Tuesday, November 1, 2011

Math/Web 2.0 learning stations proposal to NCTM for Future Conferences

Tom Petra (realworldmath.org) sharing Google Earth Ideas
Learning Station Poster session-ISTE 2011
Each year at the annual NCTM conference there is an affiliate group Delegate Assembly where delegates propose ideas in the form of resolutions to the Board of Directors for review and possible adoption. The last technology proposal was back in 2008 (see Board's response to the technology resolution is in... and it ain't pretty) which the Board pretty much dismissed. So it seems appropriate that since technology is NCTM's Focus of the Year that we try again particularly since CLIME is it's technology affiliate. So here we go.

Be it resolved that the Delegate Assembly recommends to the NCTM Board of Directors that they provide an area in the convention center that would model how current technologies are changing and empowering math education. This area would include:

Free Wi-Fi access to those with laptops, iPads, and smartphones (which run faster with Wifi.) The cost for this limited location access could be shared among the corporate sponsors for the conference.
Tables where conference goers can comfortably sit, connect with their own personal computers as well as with colleagues and new acquaintances.
Learning Station Poster session(s) could be scaled appropriately and modeled similar to the ISTE learning station poster sessions described as "...All poster stations located in a public space and will include access to power, wireless Internet connectivity, and (optional due to expense)  a large-screen monitor or projection device to connect to their own laptop. They will also include a counter-height presentation table. (See photo above.) This area can become the Math/Web 2.0 Space and replace the dated Cyber Cafe model.*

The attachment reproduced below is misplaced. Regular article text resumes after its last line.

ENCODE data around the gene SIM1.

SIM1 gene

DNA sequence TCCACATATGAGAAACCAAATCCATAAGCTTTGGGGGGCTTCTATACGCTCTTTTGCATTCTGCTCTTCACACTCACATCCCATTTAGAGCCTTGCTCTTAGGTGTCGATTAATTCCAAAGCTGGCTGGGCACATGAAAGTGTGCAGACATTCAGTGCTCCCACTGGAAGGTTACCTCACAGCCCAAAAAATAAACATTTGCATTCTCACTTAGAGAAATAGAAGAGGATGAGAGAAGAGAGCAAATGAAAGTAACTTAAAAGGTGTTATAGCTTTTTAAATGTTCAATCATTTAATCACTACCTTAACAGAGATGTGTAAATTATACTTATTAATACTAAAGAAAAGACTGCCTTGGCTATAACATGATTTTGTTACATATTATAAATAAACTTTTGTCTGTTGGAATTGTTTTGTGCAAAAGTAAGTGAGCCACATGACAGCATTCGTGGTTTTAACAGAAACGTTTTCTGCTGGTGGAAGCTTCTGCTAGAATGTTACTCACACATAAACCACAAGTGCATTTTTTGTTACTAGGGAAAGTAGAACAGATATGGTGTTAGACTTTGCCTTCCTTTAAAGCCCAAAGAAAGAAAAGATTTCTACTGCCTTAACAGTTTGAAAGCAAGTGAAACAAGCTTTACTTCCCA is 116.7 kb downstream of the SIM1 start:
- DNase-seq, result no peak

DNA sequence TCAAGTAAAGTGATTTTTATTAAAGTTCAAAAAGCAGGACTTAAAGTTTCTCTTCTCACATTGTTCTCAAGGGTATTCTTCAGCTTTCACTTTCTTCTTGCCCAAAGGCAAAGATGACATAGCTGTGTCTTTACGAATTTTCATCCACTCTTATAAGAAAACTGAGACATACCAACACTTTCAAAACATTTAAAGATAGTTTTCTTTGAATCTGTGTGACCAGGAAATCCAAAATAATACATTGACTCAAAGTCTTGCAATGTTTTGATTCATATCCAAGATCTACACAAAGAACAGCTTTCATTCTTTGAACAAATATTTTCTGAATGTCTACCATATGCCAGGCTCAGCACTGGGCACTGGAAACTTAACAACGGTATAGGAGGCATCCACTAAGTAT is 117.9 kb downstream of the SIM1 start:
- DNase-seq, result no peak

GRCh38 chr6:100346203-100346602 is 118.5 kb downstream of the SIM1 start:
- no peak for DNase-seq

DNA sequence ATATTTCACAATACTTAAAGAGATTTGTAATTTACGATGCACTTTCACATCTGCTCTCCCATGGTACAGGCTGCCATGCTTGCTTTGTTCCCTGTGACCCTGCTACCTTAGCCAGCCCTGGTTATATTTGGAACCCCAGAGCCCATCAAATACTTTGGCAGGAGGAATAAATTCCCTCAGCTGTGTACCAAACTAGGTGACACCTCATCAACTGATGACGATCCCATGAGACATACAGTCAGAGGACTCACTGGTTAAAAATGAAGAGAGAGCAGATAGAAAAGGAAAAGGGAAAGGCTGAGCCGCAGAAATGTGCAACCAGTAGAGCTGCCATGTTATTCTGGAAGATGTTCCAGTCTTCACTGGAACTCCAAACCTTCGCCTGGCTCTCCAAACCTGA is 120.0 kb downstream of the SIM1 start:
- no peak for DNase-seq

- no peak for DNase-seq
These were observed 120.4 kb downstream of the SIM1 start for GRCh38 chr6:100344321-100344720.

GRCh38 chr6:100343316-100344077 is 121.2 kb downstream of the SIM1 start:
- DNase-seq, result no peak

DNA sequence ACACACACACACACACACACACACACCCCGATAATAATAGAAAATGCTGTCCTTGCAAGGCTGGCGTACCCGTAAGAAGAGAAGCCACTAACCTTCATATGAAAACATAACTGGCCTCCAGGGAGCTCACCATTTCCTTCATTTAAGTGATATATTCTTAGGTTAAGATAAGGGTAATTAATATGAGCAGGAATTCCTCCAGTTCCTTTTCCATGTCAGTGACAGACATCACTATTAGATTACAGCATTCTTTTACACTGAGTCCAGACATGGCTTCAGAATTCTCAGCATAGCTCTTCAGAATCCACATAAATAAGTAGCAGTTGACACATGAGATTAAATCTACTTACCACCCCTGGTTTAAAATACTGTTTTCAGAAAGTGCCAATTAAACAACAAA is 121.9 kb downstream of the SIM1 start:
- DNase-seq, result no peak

In 2008 the board responded to RESOLUTION O.NR.08.01, which recommended that the board increase the opportunities for participants to use technology in sessions at the Annual Meeting. The board offered one option that included a limited number of workshop and session rooms will be provided with Internet connectivity for the presenter. CLIME believes that this recommendation should be revisited and revised to reflect the current trends in technology. By offering an area where Wifi is available conference attendance can interact with selected poster session presenters (teachers) who would share how Web 2.0 tools combined with dynamic math software can significantly enhance mathematics education and model the unique blend of activities that occur in a 21st century classroom.

As a friend of CLIME please let me know what you think of this draft of the resolution and share any ideas you might want to add to it. The deadline for submitting this resolution is today, so I hope you will respond before the end of the day.
Thanks - Ihor

*Note: NCTM has been hinting at a replacement by setting up independent computer kiosks at recent conferences for email checking/surfing for those without Wifi/Smartphone access.

cc blog #92


  1. I think you should have multiple proposals ready, one of which shoots for the moon, and others of which are more realistic.

    1. You should have a proposal that aims for stable Wifi to be available to every participant throughout the event. The cost per participant would be negligible (on the order of $5 - 10 per participant, per day at the very most).